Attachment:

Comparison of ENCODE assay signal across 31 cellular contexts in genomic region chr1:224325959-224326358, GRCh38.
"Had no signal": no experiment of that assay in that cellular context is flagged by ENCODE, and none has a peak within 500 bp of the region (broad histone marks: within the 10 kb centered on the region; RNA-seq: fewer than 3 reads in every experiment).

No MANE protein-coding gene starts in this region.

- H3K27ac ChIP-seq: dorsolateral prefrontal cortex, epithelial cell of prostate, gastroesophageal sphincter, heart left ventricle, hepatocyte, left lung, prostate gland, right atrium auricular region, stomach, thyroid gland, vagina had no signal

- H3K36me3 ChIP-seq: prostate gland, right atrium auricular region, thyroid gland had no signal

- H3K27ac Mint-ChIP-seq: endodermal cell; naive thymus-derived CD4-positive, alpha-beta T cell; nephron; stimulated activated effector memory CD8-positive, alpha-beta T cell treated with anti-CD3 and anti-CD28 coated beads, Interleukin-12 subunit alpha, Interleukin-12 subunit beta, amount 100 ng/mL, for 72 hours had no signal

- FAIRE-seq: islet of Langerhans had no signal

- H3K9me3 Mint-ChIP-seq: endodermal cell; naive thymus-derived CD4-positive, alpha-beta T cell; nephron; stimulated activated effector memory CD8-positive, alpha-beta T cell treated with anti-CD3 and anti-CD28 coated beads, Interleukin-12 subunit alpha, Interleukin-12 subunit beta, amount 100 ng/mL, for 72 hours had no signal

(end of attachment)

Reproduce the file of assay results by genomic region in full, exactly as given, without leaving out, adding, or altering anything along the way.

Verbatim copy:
Comparison of ENCODE assay signal across 31 cellular contexts in genomic region chr1:224325959-224326358, GRCh38.
"Had no signal": no experiment of that assay in that cellular context is flagged by ENCODE, and none has a peak within 500 bp of the region (broad histone marks: within the 10 kb centered on the region; RNA-seq: fewer than 3 reads in every experiment).

No MANE protein-coding gene starts in this region.

- H3K27ac ChIP-seq: dorsolateral prefrontal cortex, epithelial cell of prostate, gastroesophageal sphincter, heart left ventricle, hepatocyte, left lung, prostate gland, right atrium auricular region, stomach, thyroid gland, vagina had no signal

- H3K36me3 ChIP-seq: prostate gland, right atrium auricular region, thyroid gland had no signal

- H3K27ac Mint-ChIP-seq: endodermal cell; naive thymus-derived CD4-positive, alpha-beta T cell; nephron; stimulated activated effector memory CD8-positive, alpha-beta T cell treated with anti-CD3 and anti-CD28 coated beads, Interleukin-12 subunit alpha, Interleukin-12 subunit beta, amount 100 ng/mL, for 72 hours had no signal

- FAIRE-seq: islet of Langerhans had no signal

- H3K9me3 Mint-ChIP-seq: endodermal cell; naive thymus-derived CD4-positive, alpha-beta T cell; nephron; stimulated activated effector memory CD8-positive, alpha-beta T cell treated with anti-CD3 and anti-CD28 coated beads, Interleukin-12 subunit alpha, Interleukin-12 subunit beta, amount 100 ng/mL, for 72 hours had no signal